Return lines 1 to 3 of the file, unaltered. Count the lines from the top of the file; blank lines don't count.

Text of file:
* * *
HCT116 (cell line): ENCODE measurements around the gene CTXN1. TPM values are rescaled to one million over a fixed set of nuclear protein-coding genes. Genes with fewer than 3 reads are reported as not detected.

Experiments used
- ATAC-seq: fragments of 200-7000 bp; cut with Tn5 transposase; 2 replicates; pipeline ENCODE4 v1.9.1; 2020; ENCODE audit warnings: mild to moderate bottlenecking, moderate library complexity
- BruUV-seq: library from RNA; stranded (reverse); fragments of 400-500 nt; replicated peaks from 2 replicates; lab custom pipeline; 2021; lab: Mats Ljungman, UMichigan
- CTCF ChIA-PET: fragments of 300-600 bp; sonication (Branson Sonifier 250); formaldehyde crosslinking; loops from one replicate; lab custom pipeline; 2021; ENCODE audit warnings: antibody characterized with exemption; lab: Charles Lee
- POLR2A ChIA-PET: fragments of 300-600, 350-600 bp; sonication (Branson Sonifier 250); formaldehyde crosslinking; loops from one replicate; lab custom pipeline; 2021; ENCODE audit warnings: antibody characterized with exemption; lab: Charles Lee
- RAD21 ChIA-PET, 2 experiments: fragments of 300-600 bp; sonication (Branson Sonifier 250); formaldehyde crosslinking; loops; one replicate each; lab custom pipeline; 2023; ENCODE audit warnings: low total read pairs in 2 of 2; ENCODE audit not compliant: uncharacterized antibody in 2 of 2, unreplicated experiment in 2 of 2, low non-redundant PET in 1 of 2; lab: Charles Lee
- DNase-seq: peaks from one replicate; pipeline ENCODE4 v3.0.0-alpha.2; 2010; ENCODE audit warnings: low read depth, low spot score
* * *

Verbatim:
HCT116 (cell line): ENCODE measurements around the gene CTXN1. TPM values are rescaled to one million over a fixed set of nuclear protein-coding genes. Genes with fewer than 3 reads are reported as not detected.

Experiments used
- ATAC-seq: fragments of 200-7000 bp; cut with Tn5 transposase; 2 replicates; pipeline ENCODE4 v1.9.1; 2020; ENCODE audit warnings: mild to moderate bottlenecking, moderate library complexity